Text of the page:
When sleep is regularly disrupted throughout the night, the consequences can be dire, from dangerously sleepy driving to higher risks of diabetes and heart disease.
March 23, 2006
NIH Offers New Comprehensive Guide To Healthy Sleep
A comprehensive new handbook from the National Heart, Lung, and Blood Institute (NHLBI) of the National Institutes of Health (NIH) explains that sleep is not merely "down time" when the brain shuts off and the body rests.
September 19, 2002
National Heart, Lung, and Blood Institute Launches New and Expanded "Star Sleeper" Web Site
The National Heart, Lung, and Blood Institute (NHLBI) today launched Mission Z, a new and expanded Web site to educate young children - their parents, teachers, and pediatricians - about the importance of adequate nighttime sleep for children.
April 11, 2000
NHLBI Study Shows Association Between Sleep Apnea and Hypertension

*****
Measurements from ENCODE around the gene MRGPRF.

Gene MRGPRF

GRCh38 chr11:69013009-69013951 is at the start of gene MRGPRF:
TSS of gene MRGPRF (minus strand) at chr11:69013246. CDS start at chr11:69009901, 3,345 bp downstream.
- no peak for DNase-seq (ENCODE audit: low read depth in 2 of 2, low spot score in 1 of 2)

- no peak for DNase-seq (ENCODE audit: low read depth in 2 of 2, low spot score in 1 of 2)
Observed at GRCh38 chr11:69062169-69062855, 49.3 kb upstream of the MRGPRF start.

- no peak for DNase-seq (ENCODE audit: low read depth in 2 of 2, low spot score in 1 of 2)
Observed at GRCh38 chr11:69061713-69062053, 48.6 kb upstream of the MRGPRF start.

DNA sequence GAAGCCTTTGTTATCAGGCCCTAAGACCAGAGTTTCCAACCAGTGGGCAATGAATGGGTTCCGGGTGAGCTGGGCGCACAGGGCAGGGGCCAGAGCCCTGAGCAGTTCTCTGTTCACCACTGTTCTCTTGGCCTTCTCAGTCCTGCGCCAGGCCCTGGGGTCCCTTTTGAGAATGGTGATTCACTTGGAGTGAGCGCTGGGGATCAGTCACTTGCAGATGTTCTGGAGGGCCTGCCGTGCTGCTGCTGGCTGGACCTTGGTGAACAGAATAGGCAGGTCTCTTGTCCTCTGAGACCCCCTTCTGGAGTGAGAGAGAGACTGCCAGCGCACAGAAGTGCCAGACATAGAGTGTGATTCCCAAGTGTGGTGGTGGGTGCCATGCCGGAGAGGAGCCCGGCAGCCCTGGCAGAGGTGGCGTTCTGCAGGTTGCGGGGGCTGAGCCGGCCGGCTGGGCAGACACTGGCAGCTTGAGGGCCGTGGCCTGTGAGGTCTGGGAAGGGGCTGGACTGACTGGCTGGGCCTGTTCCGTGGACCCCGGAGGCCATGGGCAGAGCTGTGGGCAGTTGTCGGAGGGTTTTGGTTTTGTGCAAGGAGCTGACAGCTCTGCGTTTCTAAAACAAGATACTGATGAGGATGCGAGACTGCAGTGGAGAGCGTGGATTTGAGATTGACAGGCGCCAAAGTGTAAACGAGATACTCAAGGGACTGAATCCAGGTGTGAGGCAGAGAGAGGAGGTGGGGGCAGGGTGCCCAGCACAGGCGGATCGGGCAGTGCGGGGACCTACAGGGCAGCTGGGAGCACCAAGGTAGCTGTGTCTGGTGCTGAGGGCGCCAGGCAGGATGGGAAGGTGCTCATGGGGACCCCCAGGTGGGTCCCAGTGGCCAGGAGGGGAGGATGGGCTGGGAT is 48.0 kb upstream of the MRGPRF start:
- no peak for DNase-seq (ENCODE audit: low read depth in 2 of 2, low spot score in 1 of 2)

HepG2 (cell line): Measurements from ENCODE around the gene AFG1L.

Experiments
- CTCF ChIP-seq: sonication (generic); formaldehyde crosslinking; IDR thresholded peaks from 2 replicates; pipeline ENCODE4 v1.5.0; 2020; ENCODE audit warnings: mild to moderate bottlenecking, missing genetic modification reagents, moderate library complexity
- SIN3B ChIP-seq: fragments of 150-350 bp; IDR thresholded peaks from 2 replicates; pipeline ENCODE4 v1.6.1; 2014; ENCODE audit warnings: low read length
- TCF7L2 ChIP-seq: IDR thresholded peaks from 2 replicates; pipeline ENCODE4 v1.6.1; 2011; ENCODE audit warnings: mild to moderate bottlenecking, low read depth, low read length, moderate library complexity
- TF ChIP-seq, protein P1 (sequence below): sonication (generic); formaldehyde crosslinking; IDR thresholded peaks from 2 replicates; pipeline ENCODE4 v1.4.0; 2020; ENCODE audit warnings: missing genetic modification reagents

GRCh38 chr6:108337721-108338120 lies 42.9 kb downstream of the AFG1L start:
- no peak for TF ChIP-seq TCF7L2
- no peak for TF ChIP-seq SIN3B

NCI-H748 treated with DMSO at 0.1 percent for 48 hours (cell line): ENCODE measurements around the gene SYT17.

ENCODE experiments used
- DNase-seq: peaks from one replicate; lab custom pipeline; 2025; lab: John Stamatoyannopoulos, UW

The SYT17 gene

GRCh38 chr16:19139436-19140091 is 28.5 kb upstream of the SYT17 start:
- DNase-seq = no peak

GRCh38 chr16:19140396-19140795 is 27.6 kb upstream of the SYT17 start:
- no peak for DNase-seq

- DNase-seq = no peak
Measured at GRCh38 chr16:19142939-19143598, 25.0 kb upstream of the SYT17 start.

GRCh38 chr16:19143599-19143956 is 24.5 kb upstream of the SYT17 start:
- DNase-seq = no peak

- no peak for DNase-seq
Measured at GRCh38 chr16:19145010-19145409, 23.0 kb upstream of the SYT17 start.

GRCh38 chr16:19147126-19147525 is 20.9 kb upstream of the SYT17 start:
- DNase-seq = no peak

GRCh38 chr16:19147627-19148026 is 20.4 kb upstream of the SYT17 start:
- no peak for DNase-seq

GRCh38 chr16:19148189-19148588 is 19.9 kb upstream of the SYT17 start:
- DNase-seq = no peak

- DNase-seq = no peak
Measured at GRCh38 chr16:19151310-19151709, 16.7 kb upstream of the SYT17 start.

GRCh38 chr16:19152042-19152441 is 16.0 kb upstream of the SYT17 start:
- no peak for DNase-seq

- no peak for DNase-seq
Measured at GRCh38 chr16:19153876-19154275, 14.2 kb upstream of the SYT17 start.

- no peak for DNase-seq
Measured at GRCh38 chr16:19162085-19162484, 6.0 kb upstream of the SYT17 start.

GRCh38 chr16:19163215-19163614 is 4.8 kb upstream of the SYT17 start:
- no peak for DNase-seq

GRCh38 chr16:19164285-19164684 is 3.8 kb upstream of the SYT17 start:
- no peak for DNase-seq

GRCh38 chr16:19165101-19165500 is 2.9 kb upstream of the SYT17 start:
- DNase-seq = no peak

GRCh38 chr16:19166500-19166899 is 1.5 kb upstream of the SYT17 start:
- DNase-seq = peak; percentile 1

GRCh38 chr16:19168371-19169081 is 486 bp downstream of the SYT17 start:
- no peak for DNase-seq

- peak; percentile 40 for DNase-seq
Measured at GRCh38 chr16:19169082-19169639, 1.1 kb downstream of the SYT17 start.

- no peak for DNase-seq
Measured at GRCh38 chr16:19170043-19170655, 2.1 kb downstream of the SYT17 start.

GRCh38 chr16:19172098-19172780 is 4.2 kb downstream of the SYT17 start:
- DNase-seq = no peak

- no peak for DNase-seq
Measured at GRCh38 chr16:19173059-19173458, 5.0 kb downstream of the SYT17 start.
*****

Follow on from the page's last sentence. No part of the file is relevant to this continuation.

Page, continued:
People with sleep apnea are at special risk for hypertension, according to a study funded by the National Heart, Lung, and Blood Institute (NHLBI) of the National Institutes of Health.
January 18, 2000
New Web Site Provides Access to Information on Sleep and Sleep Disorders
Ever wonder why you sleep, or why you don't do your best when you don't get enough sleep?
August 5, 1999
Statement from Gerald D. Fischbach, M.D., Director, National Institute of Neurological Disorders and Stroke and Claude Lenfant, M.D., Director, National Heart, Lung, & Blood Institute On Discovery of the Gene for Narcolepsy in Dogs
The discovery of the gene for narcolepsy in dogs by Dr. Emmanuel Mignot and his group at Stanford University School of Medicine has particular importance and significance for the fields of sleep and neurology and for patients with sleep disorders.
June 3, 1999
NHTSA/NIH Combat Problem of Drowsy Driving Among Fast Growing Populations of Shift Workers and Teenagers
Shift workers and teens, among the most vulnerable to a drowsiness-related highway crash, are a target of programs to combat the problem, two federal agencies have announced in a collaborative report to Congress.